I have an idea for a novel, but I don’t have any idea about where to start. Can you help?
From, a Ninja Writer
Hey, Ninja Writer!
Great question. And yes, I think I can help.
The blank white page (or screen) is pretty much ubiquitous with writer struggle. It’s scary. It’s huge. It just stares back at you, daring you to mess it up.
I think there are a few reasons why starting is hard. We’re afraid of writing the wrong thing. We’re afraid we can’t do our great idea justice. Everything gets backed up behind that anxiety and we can’t pick out what to write first. We’re pretty sure someone else has already taken on this idea and they did it better.
It all boils down to self-doubt.
Remember when you were a kid? Someone would plop you down with a box of crayons and a pad of scrap paper and you’d just grab your favorite color and go to town. It wasn’t hard to create art until you got old enough to start worrying about quality.
To start writing your novel, you have to get back to that place where the creation is the point and whether or not what you create is good doesn’t really matter. (At least not until you get the first draft done and it’s time for revision.)
The thing that helps me the most is having a roadmap first. I use a system I call H2DSI or How to Develop (and test) a Story Idea. Thousands of Ninja Writers have learned how to use it too and it works really well. It works out the anxiety kinks so that you can actually put words down on that blank white page (or screen.)
H2DSI is free. You can sign up here. When you’re done with the process, which shouldn’t take more than an hour or two, you’ll have a list of inspirations, characters, settings, and five key plot points. You’ll have a much better idea about whether or not your idea is big enough to support a novel.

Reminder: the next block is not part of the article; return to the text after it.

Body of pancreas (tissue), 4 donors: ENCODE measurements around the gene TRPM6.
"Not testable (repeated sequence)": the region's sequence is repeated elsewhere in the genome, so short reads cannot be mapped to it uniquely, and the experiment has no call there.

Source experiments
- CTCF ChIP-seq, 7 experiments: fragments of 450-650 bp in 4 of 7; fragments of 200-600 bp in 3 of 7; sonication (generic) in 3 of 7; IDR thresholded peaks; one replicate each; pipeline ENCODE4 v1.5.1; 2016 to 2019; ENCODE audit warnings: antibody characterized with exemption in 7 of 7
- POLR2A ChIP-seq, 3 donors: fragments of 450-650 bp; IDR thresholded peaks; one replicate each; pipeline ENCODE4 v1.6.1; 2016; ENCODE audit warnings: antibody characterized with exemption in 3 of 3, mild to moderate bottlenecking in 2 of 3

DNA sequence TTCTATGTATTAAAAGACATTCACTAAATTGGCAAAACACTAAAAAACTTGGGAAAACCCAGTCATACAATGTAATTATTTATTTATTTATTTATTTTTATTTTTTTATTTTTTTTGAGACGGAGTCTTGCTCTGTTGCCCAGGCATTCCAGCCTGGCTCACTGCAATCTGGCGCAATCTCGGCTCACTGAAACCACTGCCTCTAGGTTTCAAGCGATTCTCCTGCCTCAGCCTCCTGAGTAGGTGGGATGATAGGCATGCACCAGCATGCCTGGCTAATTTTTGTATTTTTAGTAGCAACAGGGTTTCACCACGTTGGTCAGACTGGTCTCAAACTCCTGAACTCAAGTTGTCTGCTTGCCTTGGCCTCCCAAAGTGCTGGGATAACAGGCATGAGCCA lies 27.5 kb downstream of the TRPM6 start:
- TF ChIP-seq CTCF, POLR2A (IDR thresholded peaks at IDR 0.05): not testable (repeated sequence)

How to Develop + Test a Story Idea
Prepare to Turn Yourself into an Idea MACHINE!
And you’ll know where to start.
For me, H2DSI is the bare minimum of planning that I need before I start to write. There are people who are pantsers — they just start writing without anything more than an idea. I’ve done that. For a long time, I was sure that was the only way I could do things.
But then I learned to plot and I realized that I was doing that planning anyway — just in my head, not on paper. And if I did it on paper, the writing comes so much more easily.
I firmly believe that people who are true pantsers are people who have internalized the plotting process. They’re doing it without meaning to.
If you’re not sure how to start writing your book, start with plotting. I have another free class for that.
If the anxiety about starting is strong with you, here’s another trick I use. Set out to write something really terrible. I mean, really awful. Give yourself full permission to stink. Take the pressure off yourself to shine from the first word and you might find that you can actually get that word down on the page.
Remember that writing isn’t about getting a fantastic first draft out. Your story doesn’t have to be perfect right now. It’s all about getting a first draft out of you and onto the page so you have something to mold in revision.
“I have rewritten — often several times — every word I have ever published. My pencils outlast their erasers.” — Vladimir Nabokov, Speak, Memory, 1966
Shaunta Grimes is a writer and teacher. She lives in Reno with her husband, three superstar kids, and a yellow rescue dog named Maybelline Scout. She’s on Twitter @shauntagrimes and is the author of Viral Nation and Rebel Nation and the upcoming novel The Astonishing Maybe. She is the original Ninja Writer.